Ruminations on the Nature of Power:
"Power" is an ugly word, I'll be the first to agree. Particularly in the PC/egalitarian/antigovernment atmosphere of the nineties, seeking after it is almost synonymous with being an evil person. However, "powerless" is an even uglier word, the exact opposite of "free," and even the PC crowd agrees it's a bad state to be in. So while we should take care not to accumulate power, we should all endeavor to reduce our personal, tribal, and societal levels of powerlessness. In keeping with this, I've done some thinking, and broken absence-of-powerlessness down into three main categories:
(1) Physical, i.e., the ability to do physical things, or avoid physical circumstances that are undesirable. Being strong is the most obvious example, but simply keeping in shape lets you shed all sorts of powerlessnesses that might otherwise plague you, and training in the martial arts and other sports can endow your body with new physical abilities. Perhaps as important are tools; few of us can drive a screw or cut a string or light a candle with our naked fingers, but with a box of tools or even a good Swiss army knife we can do all these things and more. And a weapon as rudimentary as a keyring can make you a less attractive target for harassment, and the right briefcase or fanny pack or safari vest will let you carry these things with minimal effort.
(2) Cognitive, i.e., the ability to obtain, store, process and convey information, and also to remain calm and organized when the world around you gets confusing. Being born smart and cool-headed is the most obvious advantage here, but again, tools and training can make a tremendous difference. Education and travel are good ways to build a contextual understanding of the world, and books, magazines, and TV are all fine methods for staying informed. Carrying a day planner/address book can shore up even the sloppiest of memories, while a calculator/alarm watch or language translator or pocket encyclopedia can make you a lot harder to fool. A real encyclopedia, or an Internet hookup or CD-ROM library, can make you seem downright brilliant. Even better, a properly equipped PDA or palmtop computer can serve all these functions at once.
(3) Social, i.e., the ability to make friends, get what you want, avoid the things you don't like, and generally render type 1 and type 2 powerlessness issues moot. A clever manipulator or (better) a genuinely likeable person can sidestep the need to fight, or drive screws, or remember every little birthday and anniversary. The quickest route to this sort of power is through money; hire a bodyguard, handyman, personal secretary, lawyer and financial advisor and you can be as weak and stupid as you please. However, most of us achieve this capability through friends and acquaintances, and through personal integrity. The more people like and trust and respect us, the more likely they are to offer assistance when we need it, or even when we don't. But there's a hard side to this as well -- trust and respect can only come through the setting and enforcement of limits. We don't make friends by pushing people around, or by allowing ourselves to be pushed.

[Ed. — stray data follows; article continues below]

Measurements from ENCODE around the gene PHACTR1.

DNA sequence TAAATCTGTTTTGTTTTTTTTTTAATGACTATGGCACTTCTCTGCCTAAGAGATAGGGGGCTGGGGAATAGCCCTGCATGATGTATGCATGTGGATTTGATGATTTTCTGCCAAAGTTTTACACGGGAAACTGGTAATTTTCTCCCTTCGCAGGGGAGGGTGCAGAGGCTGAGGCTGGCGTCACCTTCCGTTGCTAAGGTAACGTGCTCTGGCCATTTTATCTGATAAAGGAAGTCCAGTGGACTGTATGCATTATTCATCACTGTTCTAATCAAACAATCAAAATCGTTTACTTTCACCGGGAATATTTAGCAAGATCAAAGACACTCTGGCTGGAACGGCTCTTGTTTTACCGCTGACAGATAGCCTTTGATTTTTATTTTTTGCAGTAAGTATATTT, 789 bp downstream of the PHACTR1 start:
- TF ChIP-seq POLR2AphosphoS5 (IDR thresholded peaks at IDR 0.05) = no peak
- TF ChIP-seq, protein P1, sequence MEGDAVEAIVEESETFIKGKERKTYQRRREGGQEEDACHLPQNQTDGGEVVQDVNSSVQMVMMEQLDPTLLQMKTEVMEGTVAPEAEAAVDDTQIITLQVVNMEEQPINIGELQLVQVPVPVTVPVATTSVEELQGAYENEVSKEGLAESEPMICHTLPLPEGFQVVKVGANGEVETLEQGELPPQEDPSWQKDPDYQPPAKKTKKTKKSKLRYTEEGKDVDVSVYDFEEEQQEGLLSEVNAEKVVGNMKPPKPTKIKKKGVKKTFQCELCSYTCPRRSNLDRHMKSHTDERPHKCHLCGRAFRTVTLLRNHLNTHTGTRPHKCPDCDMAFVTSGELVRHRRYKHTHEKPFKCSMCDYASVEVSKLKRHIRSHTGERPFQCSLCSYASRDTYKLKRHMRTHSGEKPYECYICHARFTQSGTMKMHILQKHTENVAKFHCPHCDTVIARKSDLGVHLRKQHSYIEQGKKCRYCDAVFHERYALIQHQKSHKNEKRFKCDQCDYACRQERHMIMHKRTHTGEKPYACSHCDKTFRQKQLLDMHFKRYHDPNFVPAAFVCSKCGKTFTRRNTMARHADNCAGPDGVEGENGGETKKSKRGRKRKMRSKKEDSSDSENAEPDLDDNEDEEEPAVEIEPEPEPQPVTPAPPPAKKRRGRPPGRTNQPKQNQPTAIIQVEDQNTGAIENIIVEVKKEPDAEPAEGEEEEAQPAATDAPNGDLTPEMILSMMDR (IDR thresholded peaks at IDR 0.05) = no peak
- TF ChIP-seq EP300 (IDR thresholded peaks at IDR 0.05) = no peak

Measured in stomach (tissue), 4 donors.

A realistic program of self-improvement could target one or two items in each of these three areas, and reduce powerlessness levels in each. Not a bad way to plan out your New Year's resolutions, I think. And since I'm a science fiction writer, I have to ask the question: what role can technology play, now and in the future? The ultimate paradigm is one which improves us as whole people, a la Walter Jon Williams' novel ARISTOI, but I suspect we'll be chained to wearable and handheld devices for quite a while yet. This being the case, the role model I think our technology should emulate is that stock character of the pulp fantasies: the wandering sorcerer. I want magic spectacles, capable of seeing in the dark and into the TV/VR/Internet spirit world, and a robot familiar who follows me around doing menial tasks while staying alert for danger and opportunity, and a magic wand or staff or hat capable of turning screws and disabling attackers and enchanting the objects around me so that they do my bidding. You know: part stun gun, part supercomputer, part Leatherman/flashlight/modem/cell phone/TV remote control. And I'd love a fat bag of gold, too, but I know I'll be served at least as well by something every sorcerer needs and no amount of money or magic or technology can produce: a few good friends.
See last quarter's rant.
Return to Wil McCarthy's home page.